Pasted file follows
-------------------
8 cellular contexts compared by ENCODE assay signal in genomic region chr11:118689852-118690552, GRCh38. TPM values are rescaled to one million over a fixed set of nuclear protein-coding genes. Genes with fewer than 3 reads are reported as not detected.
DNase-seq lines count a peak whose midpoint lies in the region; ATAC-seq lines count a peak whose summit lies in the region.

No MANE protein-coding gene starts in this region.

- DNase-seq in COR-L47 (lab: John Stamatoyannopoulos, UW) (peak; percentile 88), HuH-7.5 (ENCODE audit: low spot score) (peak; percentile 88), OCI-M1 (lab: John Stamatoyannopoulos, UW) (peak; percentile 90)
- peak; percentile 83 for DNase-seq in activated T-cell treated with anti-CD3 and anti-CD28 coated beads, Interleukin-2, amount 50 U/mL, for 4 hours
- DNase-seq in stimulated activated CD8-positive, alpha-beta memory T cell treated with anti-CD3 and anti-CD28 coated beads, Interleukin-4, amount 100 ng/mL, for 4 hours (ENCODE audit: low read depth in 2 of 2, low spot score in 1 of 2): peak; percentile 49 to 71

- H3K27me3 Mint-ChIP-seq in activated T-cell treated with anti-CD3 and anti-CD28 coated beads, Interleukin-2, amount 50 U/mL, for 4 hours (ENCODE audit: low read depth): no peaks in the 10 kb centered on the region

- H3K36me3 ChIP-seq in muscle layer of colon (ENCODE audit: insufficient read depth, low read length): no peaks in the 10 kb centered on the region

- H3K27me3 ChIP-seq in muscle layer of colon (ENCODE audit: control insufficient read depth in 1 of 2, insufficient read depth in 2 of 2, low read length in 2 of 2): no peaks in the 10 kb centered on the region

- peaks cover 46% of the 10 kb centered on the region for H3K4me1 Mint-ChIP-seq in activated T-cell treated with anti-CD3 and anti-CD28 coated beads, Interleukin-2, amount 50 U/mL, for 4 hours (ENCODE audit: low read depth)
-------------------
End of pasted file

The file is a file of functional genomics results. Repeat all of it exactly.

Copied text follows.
8 cellular contexts compared by ENCODE assay signal in genomic region chr11:118689852-118690552, GRCh38. TPM values are rescaled to one million over a fixed set of nuclear protein-coding genes. Genes with fewer than 3 reads are reported as not detected.
DNase-seq lines count a peak whose midpoint lies in the region; ATAC-seq lines count a peak whose summit lies in the region.

No MANE protein-coding gene starts in this region.

- DNase-seq in COR-L47 (lab: John Stamatoyannopoulos, UW) (peak; percentile 88), HuH-7.5 (ENCODE audit: low spot score) (peak; percentile 88), OCI-M1 (lab: John Stamatoyannopoulos, UW) (peak; percentile 90)
- peak; percentile 83 for DNase-seq in activated T-cell treated with anti-CD3 and anti-CD28 coated beads, Interleukin-2, amount 50 U/mL, for 4 hours
- DNase-seq in stimulated activated CD8-positive, alpha-beta memory T cell treated with anti-CD3 and anti-CD28 coated beads, Interleukin-4, amount 100 ng/mL, for 4 hours (ENCODE audit: low read depth in 2 of 2, low spot score in 1 of 2): peak; percentile 49 to 71

- H3K27me3 Mint-ChIP-seq in activated T-cell treated with anti-CD3 and anti-CD28 coated beads, Interleukin-2, amount 50 U/mL, for 4 hours (ENCODE audit: low read depth): no peaks in the 10 kb centered on the region

- H3K36me3 ChIP-seq in muscle layer of colon (ENCODE audit: insufficient read depth, low read length): no peaks in the 10 kb centered on the region

- H3K27me3 ChIP-seq in muscle layer of colon (ENCODE audit: control insufficient read depth in 1 of 2, insufficient read depth in 2 of 2, low read length in 2 of 2): no peaks in the 10 kb centered on the region

- peaks cover 46% of the 10 kb centered on the region for H3K4me1 Mint-ChIP-seq in activated T-cell treated with anti-CD3 and anti-CD28 coated beads, Interleukin-2, amount 50 U/mL, for 4 hours (ENCODE audit: low read depth)